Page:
Anyone who's seen the deliriously insane U.S. SEALS II knows the significance of that sound.  Like its predecessor a year earlier, U.S. SEALS II went straight to video and only features two minor supporting characters held over from the first film, so knowing the events of U.S. SEALS is utterly unnecessary.  As the audaciously batshit PUNISHER: WAR ZONE was to the disappointing THE PUNISHER, U.S. SEALS II is a different beast altogether, almost completely abandoning the stale, cliched military plot and instead delivering a cartoonishly balls-out martial-arts orgy that exists on no known level of reality.  This complete shift in tone comes courtesy of director Isaac Florentine, an Israeli-born martial-arts expert who got his start as a stunt coordinator and then a director on the MIGHTY MORPHIN POWER RANGERS TV series.  Over the last decade or so, Florentine has become a major cult figure in the world of straight-to-DVD action films, based largely on U.S. SEALS II, but also BRIDGE OF DRAGONS (1999), and his two sequels to Walter Hill's 2002 film UNDISPUTED:  UNDISPUTED II: LAST MAN STANDING (2006) and UNDISPUTED III: REDEMPTION (2010).  Florentine's films have a kinetic, unique ferocity all their own, and I'm surprised he hasn't yet graduated to A-list fare.  Usually working with the folks at NuImage, it's possible that he enjoys the relative freedom they give him to do what he wants, especially since he wasn't pleased with the outcome of his one recent film done for others (the 2009 Van Damme actioner THE SHEPHERD: BORDER PATROL).  Sure, a lot of U.S. SEALS II is ridiculous and stupid, but it's so incredibly ridiculous and stupid that surely some of it is meant to be comedic.  Or at the very least, winking.

Michael Worth as Lt. Casey Sheppard
A SEAL raid on a terrorist compound--featuring random backflips and bazookas appearing out of nowhere--goes bad when leader Frank Ratliff (Damian Chapa) disobeys orders and kills the man they needed to keep alive.  Stationed in Okinawa, Ratliff senselessly kills Nikki (Karen Kim), the party-girl daughter of the Sensei (George Cheung) of the dojo where he and best friend Lt. Casey Sheppard (Michael Worth) study martial arts.  Disgraced, the Sensei commits seppuku and his other daughter, Nikki's twin Kimiko (also Kim) turns her back on Casey's attempt to get to the bottom of Nikki's murder.  Three years later, a despondent Casey has left military service and is living in peaceful exile when he's called back into action by Major Donner (Marshall Teague) after Ratliff, also out of the service and now a nefarious arms dealer, and some cohorts (including Sophia Crawford as a lethal femme fatale and second-unit director/stunt coordinator Andy Cheng) kidnap rocket scientist Dr. Jane Burrows (Kate Connor) and take her to an island compound where he needs her to launch two nuclear warheads.  That is, unless the US government pays him $1 billion.  Donner and Admiral Patterson (Burnell Tucker) allow Casey to assemble his own lethal team of ragtag miscreants and ne'er-do-wells (and a vengeful Kimiko) to launch a raid on Ratliff's stronghold (where there's some kind of constant methane leak, preventing the use of guns or anything that ignites), rescue Dr. Burrows, prevent global destruction, and hope we don't see the story elements pilfered from DIE HARD and UNDER SIEGE. They're...THE ULTIMATE FORCE!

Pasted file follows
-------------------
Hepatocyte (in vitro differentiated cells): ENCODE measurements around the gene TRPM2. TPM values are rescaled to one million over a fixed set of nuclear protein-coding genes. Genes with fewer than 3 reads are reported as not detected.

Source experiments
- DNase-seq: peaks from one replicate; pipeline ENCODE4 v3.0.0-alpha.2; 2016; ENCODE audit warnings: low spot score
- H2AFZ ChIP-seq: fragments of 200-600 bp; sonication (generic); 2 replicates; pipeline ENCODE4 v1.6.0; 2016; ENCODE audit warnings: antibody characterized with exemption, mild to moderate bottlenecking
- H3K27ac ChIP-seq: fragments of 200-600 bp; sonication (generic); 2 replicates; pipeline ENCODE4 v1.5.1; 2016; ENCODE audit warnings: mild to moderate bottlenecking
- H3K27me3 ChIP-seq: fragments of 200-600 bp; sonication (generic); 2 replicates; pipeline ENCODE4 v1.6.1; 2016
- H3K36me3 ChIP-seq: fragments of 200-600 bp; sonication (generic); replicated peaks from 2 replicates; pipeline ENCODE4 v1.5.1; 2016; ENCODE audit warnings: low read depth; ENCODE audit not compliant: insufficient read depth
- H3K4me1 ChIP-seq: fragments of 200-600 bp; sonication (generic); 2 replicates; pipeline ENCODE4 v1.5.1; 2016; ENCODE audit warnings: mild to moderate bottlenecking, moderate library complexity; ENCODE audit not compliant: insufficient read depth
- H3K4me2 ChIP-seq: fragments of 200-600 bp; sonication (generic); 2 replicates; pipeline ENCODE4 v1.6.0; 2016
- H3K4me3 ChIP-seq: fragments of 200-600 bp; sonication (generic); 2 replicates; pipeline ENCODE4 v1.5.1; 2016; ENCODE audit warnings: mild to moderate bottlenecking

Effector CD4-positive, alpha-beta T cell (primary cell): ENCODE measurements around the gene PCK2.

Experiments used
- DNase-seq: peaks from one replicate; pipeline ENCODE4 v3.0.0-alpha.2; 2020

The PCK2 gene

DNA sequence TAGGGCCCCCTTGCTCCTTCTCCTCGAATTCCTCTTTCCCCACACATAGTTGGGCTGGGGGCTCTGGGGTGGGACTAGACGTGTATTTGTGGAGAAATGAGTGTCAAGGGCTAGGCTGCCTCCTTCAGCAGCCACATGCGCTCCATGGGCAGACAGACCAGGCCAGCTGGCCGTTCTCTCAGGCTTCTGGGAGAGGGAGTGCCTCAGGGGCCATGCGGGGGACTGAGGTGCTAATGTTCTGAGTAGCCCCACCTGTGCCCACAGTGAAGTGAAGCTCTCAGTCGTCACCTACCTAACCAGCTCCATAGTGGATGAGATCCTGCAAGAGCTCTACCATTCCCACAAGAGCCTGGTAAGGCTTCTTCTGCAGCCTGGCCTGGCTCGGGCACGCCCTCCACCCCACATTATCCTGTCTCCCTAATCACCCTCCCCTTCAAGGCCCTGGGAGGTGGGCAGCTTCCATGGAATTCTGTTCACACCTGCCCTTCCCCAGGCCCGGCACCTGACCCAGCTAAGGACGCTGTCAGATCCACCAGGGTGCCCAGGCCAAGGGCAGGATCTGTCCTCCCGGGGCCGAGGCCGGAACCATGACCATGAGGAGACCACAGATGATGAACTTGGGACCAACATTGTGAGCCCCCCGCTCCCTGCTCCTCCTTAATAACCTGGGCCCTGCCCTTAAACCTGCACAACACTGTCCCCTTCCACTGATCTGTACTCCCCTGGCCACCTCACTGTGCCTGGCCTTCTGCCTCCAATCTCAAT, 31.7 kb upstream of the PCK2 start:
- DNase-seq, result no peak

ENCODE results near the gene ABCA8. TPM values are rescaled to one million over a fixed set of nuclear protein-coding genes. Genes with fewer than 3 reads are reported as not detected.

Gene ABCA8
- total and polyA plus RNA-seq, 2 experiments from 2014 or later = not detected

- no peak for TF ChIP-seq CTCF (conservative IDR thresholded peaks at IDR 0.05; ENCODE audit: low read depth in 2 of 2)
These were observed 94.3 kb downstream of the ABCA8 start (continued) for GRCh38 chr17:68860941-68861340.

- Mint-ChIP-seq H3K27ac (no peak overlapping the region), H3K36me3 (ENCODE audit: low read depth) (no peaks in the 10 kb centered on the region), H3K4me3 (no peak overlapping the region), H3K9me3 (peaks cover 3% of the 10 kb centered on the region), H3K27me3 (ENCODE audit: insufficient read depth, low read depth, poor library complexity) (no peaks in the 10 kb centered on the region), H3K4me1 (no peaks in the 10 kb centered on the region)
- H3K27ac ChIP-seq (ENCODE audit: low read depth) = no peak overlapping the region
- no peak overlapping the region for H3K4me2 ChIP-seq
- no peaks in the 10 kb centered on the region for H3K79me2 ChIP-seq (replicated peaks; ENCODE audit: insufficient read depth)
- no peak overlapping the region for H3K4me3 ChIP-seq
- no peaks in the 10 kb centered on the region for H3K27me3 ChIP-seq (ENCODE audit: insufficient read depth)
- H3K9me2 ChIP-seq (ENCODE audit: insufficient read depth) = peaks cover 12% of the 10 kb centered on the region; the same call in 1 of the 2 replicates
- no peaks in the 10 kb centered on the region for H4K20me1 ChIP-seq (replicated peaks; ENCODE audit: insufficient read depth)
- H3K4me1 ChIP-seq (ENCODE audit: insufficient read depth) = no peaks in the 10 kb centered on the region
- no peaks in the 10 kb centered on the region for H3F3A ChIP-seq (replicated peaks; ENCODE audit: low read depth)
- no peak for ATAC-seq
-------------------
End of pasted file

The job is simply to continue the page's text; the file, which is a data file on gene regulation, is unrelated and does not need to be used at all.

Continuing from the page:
Karen Kim in action
If it feels like this has a Cannon vibe to it, it's because NuImage is essentially the staff members of Cannon not named Menahem Golan or Yoram Globus.  Led by such Cannon alumni as Avi Lerner, Boaz Davidson, and John Thompson, who ran Cannon's Italian studio in the early '80s, NuImage emerged as a prolific supplier of often shoddy straight-to-video titles in the wake of Cannon's early '90s implosion.  As time went on, NuImage set up shop in Sofia, Bulgaria, helping pave the way for much US production activity in Eastern Europe that still goes on today.  Later, NuImage vacillated between that name and their "prestige" moniker Millennium Films when they tried to enter the big leagues with major Hollywood figures like Al Pacino (88 MINUTES), Michael Douglas (KING OF CALIFORNIA), and Brian De Palma (THE BLACK DAHLIA) to name just three, but other than their association with Sylvester Stallone (on RAMBO, and the two EXPENDABLES films), they haven't had a lot of success theatrically.  Some good films, to be sure (BROOKLYN'S FINEST, BAD LIEUTENANT: PORT OF CALL NEW ORLEANS, and the barely-released TRUST), but major flops as well (their remake of CONAN THE BARBARIAN bombed).  Despite Lerner & Co.'s attempts to go A-list, it's still video-store perennials like U.S. SEALS II and the SHARK ATTACK films that many people think of when they hear "NuImage."  And U.S. SEALS II (followed the next year by the unrelated, Florentine-less, back-to-basics follow-up U.S. SEALS: DEAD OR ALIVE) has all the hallmarks of vintage NuImage:  the feel of late-period Cannon; cheap sets; most of the over-the-top action taking place in an abandoned Bulgaria factory; ludicrous dialogue ("Just kick some ass!"); terrible dubbing of supporting actors already speaking English in an American production; and really primitive, SyFy-level CGI courtesy of the same Bulgarian VFX team they used throughout most of the decade.